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Seven of the Best Small Business Viral Marketing Campaigns
Posted By Amanda DiSilvestro On October 10, 2013 @ 8:00 am In Marketing Tips | 25 Comments
Many small businesses who have enjoyed the excitement of a viral marketing campaign will actually tell you that, although they wish they had been clever enough to plan it, it was an accident. There are certainly things you can do to try and create viral marketing campaigns, but these methods never offer any guarantees.
As a small business owner trying to create the next big thing, it’s important to look at examples of successful viral marketing campaigns to see what you can learn. Then give it a try yourself, see what happens – and then try, try again if necessary.
For those who are unfamiliar, a viral campaign essentially means the spread of something (an idea, a particular ad, a song, etc.) organically, often by word of mouth. If you have created engaging content that gives readers a reason to share, that content or message has the potential to become viral. Therefore being seen by a lot more eyes than your typical campaigns. It can help you spread awareness of your message as well as increase leads and/or sales.
There are have been lots of successful viral marketing campaigns in the past in every industry, some of the most popular being the Old Spice commercials, the Gangnam style dance and The Blair Witch Project. Below lists 7 of the top viral marketing campaigns by small businesses:
This marketing campaign is centered around a food blender. The campaign created a video that shows that the blender blends everything. Some of their most popular videos show blending expensive electronics like an iPhone.
Why it went viral: It capitalized on user’s interest to watch quick and funny things on YouTube. It was shocking in 2006 and it still is today. It attracted 160 million views back when the campaign was first launched.
This viral campaign is cool because it isn’t funny or clever, just gives viewers what they want to see. Tourism Queensland launched the campaign in 2009. They hosted a contest where the winner would be paid $150,000 to tour the islands of the Great Barrier Reef.
Why it went viral: The ad went through YouTube so it was easy for people to hear about it while sitting in their cubicles. The offer was unique and the video made it seem so amazing that people were bound to apply, which then created a domino effect of success.
This campaign dates back to 2004, but many of the tactics the campaign used still apply today. The campaign started on TV and then moved to the Internet where people could request the chicken to do something and it would have to oblige. The idea here is “chicken the way you want it.”
Why it went viral: It was funny, unique, interactive – and the first of it’s kind.
This campaign targeted college students and therefore used social media to fuel the fire. The company posted a series of animated videos that discussed things like job interviews that went wrong (but hilarious). It started with Twitter and then moved to YouTube gaining more than 2.5 million views.
Why it went viral: It was funny and the company knew exactly who the audience was and how to connect with that audience.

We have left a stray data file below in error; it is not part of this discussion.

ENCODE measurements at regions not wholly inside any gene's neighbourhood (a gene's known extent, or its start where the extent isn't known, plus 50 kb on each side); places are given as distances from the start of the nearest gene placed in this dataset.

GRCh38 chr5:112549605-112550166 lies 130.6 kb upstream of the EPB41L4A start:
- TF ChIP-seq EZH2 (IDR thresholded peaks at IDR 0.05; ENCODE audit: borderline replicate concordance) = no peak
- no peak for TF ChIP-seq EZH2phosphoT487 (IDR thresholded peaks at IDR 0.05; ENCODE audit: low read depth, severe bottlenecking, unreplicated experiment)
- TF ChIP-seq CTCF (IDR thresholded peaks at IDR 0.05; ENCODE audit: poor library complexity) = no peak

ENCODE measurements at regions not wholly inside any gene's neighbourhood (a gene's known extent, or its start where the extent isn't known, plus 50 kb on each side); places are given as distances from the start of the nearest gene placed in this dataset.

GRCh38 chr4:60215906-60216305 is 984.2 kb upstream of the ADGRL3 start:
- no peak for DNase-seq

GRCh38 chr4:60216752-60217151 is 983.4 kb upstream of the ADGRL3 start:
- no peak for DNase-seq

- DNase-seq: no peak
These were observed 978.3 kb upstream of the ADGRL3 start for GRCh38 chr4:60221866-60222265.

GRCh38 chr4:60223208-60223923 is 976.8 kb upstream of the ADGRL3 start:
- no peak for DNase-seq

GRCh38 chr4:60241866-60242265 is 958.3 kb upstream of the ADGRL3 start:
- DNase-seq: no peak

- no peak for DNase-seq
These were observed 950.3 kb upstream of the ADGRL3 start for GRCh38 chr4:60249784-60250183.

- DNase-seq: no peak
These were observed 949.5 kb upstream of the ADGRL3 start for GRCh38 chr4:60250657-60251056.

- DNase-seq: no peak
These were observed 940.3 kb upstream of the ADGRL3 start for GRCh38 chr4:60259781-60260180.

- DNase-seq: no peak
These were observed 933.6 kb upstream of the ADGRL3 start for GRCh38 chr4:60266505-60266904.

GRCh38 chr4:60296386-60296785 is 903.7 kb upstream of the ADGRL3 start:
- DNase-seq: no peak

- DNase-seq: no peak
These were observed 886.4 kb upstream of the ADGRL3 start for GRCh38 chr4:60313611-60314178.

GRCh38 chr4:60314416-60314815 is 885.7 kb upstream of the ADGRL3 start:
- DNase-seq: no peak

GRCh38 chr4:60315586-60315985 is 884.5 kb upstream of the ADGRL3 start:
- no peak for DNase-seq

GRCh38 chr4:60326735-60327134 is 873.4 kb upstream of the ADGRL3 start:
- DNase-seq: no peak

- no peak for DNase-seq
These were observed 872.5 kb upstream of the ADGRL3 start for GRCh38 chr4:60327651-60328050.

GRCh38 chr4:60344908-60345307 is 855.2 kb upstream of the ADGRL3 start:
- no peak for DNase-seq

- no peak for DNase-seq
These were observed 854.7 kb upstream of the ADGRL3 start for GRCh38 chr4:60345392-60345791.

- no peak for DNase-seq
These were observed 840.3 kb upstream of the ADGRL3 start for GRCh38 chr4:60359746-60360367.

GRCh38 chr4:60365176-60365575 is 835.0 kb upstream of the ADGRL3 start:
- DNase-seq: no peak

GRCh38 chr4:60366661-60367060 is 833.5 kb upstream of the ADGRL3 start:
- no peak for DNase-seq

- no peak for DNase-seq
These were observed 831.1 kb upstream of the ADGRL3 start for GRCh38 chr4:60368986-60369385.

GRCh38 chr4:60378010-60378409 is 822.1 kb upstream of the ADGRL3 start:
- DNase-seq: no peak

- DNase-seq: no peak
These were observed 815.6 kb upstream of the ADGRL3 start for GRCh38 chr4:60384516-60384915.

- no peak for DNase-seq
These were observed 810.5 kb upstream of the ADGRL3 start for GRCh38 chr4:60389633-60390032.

The airline Virgin Blue decided to create an ad campaign on Twitter for their Virgin Australia branch. The deal was that because it was their 9th anniversary, they were going to give plane tickets away for $9 each through Twitter. They gave away 1,000 tickets but earned nearly 33,000 Twitter followers.
Why it went viral: This giveaway in 2009 was successful because it offered $9 tickets through a social media outlet. Not only was it enticing, it was also easier to get involved and easier for people to spread the word.
This campaign went viral in 2006 after the U.K. based liquor store sent an email marketing campaign intended only for suppliers that offered a 40 percent discount. The suppliers leaked the coupon and the store’s website crashed.
Why it went viral: There is no denying this was a complete mistake. But it likely went viral because such a good deal was coming from suppliers who don’t typically offer such a deal. While this isn’t a classic example of something going viral, remember that it is possible.
The soccer team wanted to boost ticket sales so they decided to setup a microsite where people could purchase tickets. You entered your name and phone number and then a video of the players during a pep talk would show up. The video would then stop and the coach would call you saying they needed you to come to the game. The site received 200,000 page views in just one day.
Why it went viral: This was all about interaction. It capitalized on the fact that fans love to see, and be a part of, anything behind the scenes of sporting events.
As a side note, the vast majority of successful viral marketing campaigns over the last decade were video advertisements. It was more of a struggle to find campaigns that didn’t involve video when researching any new viral gems that I may have missed. Keep this in mind if you’re setting out to specifically create something viral .
Do you know of any great viral marketing campaigns I may have missed?
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URL to article: http://smallbiztrends.com/2013/10/best-viral-marketing-campaigns.html
URLs in this post:
 setting out to specifically create something viral: http://smallbiztrends.com/2013/07/create-viral-content-gangnam-style.html
 re-packaging quotes into viral content: http://smallbiztrends.com/2013/07/package-quotes-into-viral-content.html
 capitalizing on viral infographics: http://smallbiztrends.com/2013/05/viral-marketing-capitalize-infographic.html